Lately I’ve been taking the time to do exactly what I feel like. Walk instead of take the bus? Done. 3-hour naps before noon? Bring it on. Lie around looking at the ceiling and not remotely enhancing my mind or body? That’s what I’m talking about. And now for a book review about people who know how to waste things (including time) but do not know how to relax.
May Day, by F. Scott Fitzgerald
It has come to my attention that some people understand the word “decadent” to be a purely positive term, mostly reserved for chocolate cake. If that’s you, get your hands on some Fitzgerald, stat.
Folks, decadence isn’t just luxury. It’s both a wild party and the wreckage afterwards, it’s the rust behind the gilt. Nobody brings this concept to life better than Fitzgerald. His works, like The Great Gatsby and Tales of the Jazz Age, define the Roaring Twenties.
Like Fitzgerald’s more famous pieces, May Day captures the melancholy of people who have lost their way and how they hurtle desperately into society to seek it. It’s short but packed, tracking interactions between three former classmates and two soldiers over one intoxicated night. The booze swirls and so do the ethics. At times Fitzgerald is dryly funny, loading up characters with innocuous dialogue that doubles as incisive social commentary. But the momentum comes from lives spiraling out of control in the disorientation of post-WWI New York.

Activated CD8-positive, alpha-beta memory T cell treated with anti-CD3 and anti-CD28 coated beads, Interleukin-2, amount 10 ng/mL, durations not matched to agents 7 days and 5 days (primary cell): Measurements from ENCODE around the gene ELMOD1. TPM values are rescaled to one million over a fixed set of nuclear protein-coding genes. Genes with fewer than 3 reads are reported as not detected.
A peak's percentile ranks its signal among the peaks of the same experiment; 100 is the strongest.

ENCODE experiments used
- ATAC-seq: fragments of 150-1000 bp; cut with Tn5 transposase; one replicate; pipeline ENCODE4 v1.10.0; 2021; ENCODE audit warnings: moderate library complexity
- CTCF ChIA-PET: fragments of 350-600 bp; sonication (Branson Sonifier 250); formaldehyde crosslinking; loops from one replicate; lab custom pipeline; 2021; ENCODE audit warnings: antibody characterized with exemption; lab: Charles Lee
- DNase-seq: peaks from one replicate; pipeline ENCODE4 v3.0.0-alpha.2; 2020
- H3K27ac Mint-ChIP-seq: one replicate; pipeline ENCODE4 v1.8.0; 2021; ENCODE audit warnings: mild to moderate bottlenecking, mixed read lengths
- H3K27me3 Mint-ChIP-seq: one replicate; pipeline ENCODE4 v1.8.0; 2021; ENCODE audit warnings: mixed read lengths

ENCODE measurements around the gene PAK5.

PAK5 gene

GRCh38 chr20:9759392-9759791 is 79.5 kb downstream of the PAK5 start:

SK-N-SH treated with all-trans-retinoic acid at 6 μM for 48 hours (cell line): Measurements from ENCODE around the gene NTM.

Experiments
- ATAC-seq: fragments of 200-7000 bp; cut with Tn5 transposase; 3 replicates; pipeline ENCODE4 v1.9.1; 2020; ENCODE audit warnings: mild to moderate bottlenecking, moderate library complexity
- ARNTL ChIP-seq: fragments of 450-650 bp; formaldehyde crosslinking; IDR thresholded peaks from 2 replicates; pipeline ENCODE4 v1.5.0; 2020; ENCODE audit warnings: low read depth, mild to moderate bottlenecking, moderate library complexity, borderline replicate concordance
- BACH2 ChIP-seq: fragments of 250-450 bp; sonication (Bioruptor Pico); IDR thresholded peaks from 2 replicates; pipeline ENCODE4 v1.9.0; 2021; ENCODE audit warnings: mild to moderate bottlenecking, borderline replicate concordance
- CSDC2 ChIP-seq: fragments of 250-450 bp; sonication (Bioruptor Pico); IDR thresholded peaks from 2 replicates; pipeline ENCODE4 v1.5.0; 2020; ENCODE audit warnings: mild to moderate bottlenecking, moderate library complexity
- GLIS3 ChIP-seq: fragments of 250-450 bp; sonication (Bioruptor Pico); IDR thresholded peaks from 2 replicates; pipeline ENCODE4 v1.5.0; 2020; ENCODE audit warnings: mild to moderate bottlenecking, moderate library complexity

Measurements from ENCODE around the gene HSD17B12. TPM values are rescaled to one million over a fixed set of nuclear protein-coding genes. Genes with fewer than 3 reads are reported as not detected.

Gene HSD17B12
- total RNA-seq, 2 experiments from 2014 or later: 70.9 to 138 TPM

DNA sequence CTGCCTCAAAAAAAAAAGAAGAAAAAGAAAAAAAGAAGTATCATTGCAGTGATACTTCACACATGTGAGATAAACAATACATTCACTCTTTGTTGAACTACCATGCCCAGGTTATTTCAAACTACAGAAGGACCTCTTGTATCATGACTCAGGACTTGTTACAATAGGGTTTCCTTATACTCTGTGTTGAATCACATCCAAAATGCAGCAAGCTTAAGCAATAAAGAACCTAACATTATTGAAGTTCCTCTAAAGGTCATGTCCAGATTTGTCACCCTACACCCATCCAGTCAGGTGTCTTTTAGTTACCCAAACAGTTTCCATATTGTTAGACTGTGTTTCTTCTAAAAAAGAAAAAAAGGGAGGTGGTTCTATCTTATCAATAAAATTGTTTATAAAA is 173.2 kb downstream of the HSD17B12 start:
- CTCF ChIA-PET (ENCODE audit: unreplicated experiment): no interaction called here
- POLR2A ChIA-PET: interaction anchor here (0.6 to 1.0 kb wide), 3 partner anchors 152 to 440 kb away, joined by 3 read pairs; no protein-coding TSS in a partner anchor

The pocket-sized volume is part of Melville House’s series devoted to showcasing novellas in minimalist bold-colored covers. It caught my queasy eye in an airport bookstore, both for the $10 pricetag and the sexy design, and proved just as sleek and sharp a read as I hoped.
The 213 in 2013 series chronicles every book I read in 2013. Each review contains exactly 213 words, because 2013 words is too long and 2013 characters is too dang short.